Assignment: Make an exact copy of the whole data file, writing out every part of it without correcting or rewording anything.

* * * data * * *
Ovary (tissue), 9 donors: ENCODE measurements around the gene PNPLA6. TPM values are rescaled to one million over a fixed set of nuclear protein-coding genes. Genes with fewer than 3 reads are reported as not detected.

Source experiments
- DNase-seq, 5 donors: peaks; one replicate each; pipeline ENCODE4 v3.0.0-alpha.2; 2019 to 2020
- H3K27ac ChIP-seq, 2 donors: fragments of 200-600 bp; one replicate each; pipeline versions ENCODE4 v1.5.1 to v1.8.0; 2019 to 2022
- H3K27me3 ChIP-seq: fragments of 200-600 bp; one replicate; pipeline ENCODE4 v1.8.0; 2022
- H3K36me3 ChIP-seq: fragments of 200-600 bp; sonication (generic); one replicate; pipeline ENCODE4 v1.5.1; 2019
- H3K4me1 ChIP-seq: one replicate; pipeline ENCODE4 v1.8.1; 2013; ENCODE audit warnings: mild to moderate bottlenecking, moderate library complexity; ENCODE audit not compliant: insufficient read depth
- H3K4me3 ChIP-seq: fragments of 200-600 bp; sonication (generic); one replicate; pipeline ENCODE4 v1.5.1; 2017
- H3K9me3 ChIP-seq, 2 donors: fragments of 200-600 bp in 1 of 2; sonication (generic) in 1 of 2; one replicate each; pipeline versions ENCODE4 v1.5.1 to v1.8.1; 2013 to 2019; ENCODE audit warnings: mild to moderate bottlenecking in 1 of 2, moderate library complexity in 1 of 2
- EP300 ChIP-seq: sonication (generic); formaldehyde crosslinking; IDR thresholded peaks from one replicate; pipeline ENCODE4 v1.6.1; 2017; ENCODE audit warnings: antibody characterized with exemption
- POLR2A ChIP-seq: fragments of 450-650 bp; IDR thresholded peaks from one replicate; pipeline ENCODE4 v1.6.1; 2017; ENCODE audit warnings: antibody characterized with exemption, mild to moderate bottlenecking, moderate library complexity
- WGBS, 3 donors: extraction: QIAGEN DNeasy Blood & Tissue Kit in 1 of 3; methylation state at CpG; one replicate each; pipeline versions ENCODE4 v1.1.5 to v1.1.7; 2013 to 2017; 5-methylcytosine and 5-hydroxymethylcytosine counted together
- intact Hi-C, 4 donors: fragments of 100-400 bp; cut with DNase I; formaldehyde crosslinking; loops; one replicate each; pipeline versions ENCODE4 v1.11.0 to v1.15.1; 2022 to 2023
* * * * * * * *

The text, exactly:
Ovary (tissue), 9 donors: ENCODE measurements around the gene PNPLA6. TPM values are rescaled to one million over a fixed set of nuclear protein-coding genes. Genes with fewer than 3 reads are reported as not detected.

Source experiments
- DNase-seq, 5 donors: peaks; one replicate each; pipeline ENCODE4 v3.0.0-alpha.2; 2019 to 2020
- H3K27ac ChIP-seq, 2 donors: fragments of 200-600 bp; one replicate each; pipeline versions ENCODE4 v1.5.1 to v1.8.0; 2019 to 2022
- H3K27me3 ChIP-seq: fragments of 200-600 bp; one replicate; pipeline ENCODE4 v1.8.0; 2022
- H3K36me3 ChIP-seq: fragments of 200-600 bp; sonication (generic); one replicate; pipeline ENCODE4 v1.5.1; 2019
- H3K4me1 ChIP-seq: one replicate; pipeline ENCODE4 v1.8.1; 2013; ENCODE audit warnings: mild to moderate bottlenecking, moderate library complexity; ENCODE audit not compliant: insufficient read depth
- H3K4me3 ChIP-seq: fragments of 200-600 bp; sonication (generic); one replicate; pipeline ENCODE4 v1.5.1; 2017
- H3K9me3 ChIP-seq, 2 donors: fragments of 200-600 bp in 1 of 2; sonication (generic) in 1 of 2; one replicate each; pipeline versions ENCODE4 v1.5.1 to v1.8.1; 2013 to 2019; ENCODE audit warnings: mild to moderate bottlenecking in 1 of 2, moderate library complexity in 1 of 2
- EP300 ChIP-seq: sonication (generic); formaldehyde crosslinking; IDR thresholded peaks from one replicate; pipeline ENCODE4 v1.6.1; 2017; ENCODE audit warnings: antibody characterized with exemption
- POLR2A ChIP-seq: fragments of 450-650 bp; IDR thresholded peaks from one replicate; pipeline ENCODE4 v1.6.1; 2017; ENCODE audit warnings: antibody characterized with exemption, mild to moderate bottlenecking, moderate library complexity
- WGBS, 3 donors: extraction: QIAGEN DNeasy Blood & Tissue Kit in 1 of 3; methylation state at CpG; one replicate each; pipeline versions ENCODE4 v1.1.5 to v1.1.7; 2013 to 2017; 5-methylcytosine and 5-hydroxymethylcytosine counted together
- intact Hi-C, 4 donors: fragments of 100-400 bp; cut with DNase I; formaldehyde crosslinking; loops; one replicate each; pipeline versions ENCODE4 v1.11.0 to v1.15.1; 2022 to 2023